“This is the safest way to be faithful to our duty because we are told to quote some phrases from the remarks of our Great Leader Kim II Sung or Dear Leader Kim Jong II whenever we draft the manuscript of the commentaries. This is why we have been repeating the same tones for years.
“No freedom of speech nor of association exists in my country. You will never notice any dark side of our society when you listen to our radio programs.
“The reality of my country is that the people, especially those living outside of Pyongyang are suffering from the severe shortages of food and daily commodities. They are urged to engage in the campaign to take two meals, instead of three meals, a day.
“I don’t think our closed-door policy will last forever, and sometime, in the future and all of a sudden the people will rise up against the government. I think now is the time for the intellectuals to come to the rescue of our fatherland”.
This letter has been kept safe and sound over the years, between the covers of ‘The Moscow Correspondents’, a fine book by Whitman Bassow, former Moscow Bureau Chief of Newsweek, which provides wonderful insights into the USSR over generations.[…]
Many thanks to SWLing Post contributor, DanH, who writes:
I recorded and edited clips from two Voice of Korea SW broadcasts in English at different times earlier today (UTC). The radio clock in this video is fairly accurate and is set to UTC. The VOK announcer reads a list of VOK English language broadcast times and frequencies near the end of the video. Happy listening! Propagation conditions aren’t that bad.
Front page of the North Korean newspaper “Rodong” on April 28, 2018. (Source: Mark Fahey)
With North Korea in the global spotlight, I’ve been making every effort to listen to the Voice of Korea on shortwave. Unfortunately, from here on the east coast of North America, conditions have simply not been in my favor.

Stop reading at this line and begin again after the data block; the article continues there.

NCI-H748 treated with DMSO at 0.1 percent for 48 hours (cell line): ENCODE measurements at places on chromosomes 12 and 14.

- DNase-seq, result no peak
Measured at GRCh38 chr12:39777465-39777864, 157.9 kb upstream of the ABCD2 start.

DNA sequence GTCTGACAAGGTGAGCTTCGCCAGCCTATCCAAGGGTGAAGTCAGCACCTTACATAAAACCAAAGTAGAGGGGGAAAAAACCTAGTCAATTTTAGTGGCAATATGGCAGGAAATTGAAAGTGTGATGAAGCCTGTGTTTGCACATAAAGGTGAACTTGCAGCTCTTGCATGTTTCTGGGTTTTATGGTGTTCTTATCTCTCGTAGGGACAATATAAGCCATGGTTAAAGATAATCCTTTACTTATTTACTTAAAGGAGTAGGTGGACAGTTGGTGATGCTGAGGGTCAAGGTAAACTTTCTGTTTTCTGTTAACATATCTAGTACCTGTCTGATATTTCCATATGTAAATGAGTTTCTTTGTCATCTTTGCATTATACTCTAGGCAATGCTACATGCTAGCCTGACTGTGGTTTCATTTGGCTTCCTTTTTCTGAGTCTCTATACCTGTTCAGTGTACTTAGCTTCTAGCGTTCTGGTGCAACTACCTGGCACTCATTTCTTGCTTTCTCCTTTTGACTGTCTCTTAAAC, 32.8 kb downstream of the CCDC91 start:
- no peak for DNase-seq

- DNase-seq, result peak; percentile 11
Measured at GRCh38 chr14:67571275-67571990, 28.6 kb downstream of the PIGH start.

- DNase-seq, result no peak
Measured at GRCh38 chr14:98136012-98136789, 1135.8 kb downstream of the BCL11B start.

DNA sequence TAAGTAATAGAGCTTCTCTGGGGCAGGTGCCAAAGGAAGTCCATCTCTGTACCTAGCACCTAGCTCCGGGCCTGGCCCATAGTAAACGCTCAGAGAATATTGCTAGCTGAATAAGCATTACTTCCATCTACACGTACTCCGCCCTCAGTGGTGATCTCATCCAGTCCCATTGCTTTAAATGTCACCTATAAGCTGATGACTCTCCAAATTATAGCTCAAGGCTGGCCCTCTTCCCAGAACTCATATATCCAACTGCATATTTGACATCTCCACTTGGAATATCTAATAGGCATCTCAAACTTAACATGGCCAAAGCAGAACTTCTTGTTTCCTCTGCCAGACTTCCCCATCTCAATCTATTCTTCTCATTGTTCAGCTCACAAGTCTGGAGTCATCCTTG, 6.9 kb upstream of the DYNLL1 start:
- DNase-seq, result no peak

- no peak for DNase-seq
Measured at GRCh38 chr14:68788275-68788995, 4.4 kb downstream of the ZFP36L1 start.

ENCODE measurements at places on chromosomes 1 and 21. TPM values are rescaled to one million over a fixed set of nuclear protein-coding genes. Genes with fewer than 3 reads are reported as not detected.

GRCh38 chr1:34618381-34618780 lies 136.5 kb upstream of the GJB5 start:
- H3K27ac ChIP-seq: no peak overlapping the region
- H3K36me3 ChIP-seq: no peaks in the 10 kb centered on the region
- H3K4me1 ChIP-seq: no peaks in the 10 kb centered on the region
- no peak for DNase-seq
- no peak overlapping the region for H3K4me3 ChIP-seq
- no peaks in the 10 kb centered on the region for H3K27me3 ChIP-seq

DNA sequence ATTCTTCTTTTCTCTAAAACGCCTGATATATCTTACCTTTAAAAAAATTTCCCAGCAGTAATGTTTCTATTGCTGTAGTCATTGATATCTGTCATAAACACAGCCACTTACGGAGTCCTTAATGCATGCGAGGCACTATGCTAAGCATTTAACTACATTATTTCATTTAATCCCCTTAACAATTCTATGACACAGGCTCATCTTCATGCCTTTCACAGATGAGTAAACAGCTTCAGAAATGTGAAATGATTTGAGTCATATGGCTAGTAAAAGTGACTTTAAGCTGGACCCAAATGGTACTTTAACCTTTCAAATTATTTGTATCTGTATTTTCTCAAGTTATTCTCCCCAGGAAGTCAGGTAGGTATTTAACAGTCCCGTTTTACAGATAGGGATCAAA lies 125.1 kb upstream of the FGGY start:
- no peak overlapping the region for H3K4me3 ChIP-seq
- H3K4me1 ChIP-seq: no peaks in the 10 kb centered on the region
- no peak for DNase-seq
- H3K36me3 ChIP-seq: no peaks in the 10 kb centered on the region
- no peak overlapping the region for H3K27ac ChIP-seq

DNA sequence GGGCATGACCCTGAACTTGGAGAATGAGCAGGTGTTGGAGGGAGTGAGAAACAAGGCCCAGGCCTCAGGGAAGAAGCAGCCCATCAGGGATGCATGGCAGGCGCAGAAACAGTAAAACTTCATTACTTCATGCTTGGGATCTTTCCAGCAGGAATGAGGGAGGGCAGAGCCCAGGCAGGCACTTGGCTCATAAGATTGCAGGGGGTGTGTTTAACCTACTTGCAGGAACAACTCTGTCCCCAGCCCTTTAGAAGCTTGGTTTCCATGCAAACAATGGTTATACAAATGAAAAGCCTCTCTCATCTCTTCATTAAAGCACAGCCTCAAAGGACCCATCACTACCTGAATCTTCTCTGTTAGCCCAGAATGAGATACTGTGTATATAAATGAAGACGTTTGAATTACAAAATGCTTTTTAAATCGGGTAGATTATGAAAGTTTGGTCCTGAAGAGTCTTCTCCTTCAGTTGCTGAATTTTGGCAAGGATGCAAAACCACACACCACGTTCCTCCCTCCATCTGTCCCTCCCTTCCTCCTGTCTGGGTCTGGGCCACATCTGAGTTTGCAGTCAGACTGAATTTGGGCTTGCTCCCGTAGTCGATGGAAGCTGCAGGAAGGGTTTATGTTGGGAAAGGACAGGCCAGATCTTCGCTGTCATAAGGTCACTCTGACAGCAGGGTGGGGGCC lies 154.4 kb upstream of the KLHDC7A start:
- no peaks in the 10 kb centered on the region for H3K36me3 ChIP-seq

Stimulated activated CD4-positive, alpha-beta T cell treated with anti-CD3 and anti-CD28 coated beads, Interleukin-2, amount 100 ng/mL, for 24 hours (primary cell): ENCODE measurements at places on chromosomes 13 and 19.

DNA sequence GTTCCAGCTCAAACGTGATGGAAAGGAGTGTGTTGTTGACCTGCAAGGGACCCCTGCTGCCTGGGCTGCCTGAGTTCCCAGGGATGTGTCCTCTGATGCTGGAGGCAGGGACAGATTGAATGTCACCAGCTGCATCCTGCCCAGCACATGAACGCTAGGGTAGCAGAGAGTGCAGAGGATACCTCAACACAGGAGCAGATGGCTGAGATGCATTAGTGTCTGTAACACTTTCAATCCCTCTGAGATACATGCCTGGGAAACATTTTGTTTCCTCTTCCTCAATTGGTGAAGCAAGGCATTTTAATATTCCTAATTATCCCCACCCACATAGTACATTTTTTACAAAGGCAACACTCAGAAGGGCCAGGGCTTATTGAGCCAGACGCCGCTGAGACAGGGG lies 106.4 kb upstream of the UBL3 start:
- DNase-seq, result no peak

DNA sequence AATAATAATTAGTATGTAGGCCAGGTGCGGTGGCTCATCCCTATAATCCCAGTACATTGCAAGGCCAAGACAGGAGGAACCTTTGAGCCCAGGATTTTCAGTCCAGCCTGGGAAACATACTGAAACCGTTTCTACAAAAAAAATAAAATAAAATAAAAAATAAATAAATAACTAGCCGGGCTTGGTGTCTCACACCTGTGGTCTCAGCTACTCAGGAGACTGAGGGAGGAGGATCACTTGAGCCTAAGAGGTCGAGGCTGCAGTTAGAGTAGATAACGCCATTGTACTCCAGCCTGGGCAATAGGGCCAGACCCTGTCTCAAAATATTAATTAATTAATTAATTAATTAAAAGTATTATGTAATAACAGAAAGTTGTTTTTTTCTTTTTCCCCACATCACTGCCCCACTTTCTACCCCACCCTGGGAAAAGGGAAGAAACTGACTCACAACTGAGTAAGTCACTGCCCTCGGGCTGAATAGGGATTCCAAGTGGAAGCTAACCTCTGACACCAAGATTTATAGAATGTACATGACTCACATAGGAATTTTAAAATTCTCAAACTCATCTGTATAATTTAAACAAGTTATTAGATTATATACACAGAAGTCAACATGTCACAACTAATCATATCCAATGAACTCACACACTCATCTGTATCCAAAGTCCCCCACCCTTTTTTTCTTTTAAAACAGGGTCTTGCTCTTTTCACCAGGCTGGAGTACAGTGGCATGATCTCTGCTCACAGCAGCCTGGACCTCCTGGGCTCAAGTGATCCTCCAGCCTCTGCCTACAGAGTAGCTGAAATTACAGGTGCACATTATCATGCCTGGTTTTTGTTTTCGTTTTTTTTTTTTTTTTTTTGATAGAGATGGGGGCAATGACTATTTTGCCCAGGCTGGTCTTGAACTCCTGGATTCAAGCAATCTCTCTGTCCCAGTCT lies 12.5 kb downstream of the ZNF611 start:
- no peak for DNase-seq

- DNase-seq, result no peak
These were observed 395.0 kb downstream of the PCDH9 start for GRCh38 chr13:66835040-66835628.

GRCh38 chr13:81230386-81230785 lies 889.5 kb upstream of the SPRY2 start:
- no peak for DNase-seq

Fortunately, a couple of SWLing Post and SRAA contributors have had my back.
This morning, North Korean propaganda specialist Mark Fahey uploaded the following VOK recording to the archive and included notes and insight:
[The recording is] off 9,730 kHz so a mint shortwave file.
Recorded at the “Behind The Curtain” remote satellite and HF receiving site near Taipei, Taiwan (the site is remotely operated from Freemans Reach in Australia and was specifically established to monitor North Korean radio & television 24×7).
[I] also have long domestic recordings (which is what I have been focusing on rather than VOK).
[…]Of course domestic in Korean – but that has been my main interest/monitoring – what does the regime say to the domestic audience–?
They seem quite serious (I mean genuine) even acknowledging South Korea as a separate place and Moon being the president of this place. The domestic propaganda now not hiding the fact that South Korea is a separate sovereign nation, which is very un-North Korean propaganda!
The news is still kind of breaking in North Korea and the radio reflects that – the reports sound like Friday was yesterday. It takes a long time for North Korean media to report anything, so news from 3 days ago is presented as if it only happened 3 hours ago.
Also since it’s all topical I will include a YouTube link to a Voice Of Korea Documentary (propaganda to our ears of course–!) that has recently been posted to the Arabia Chapter of The Korean Friendship Association: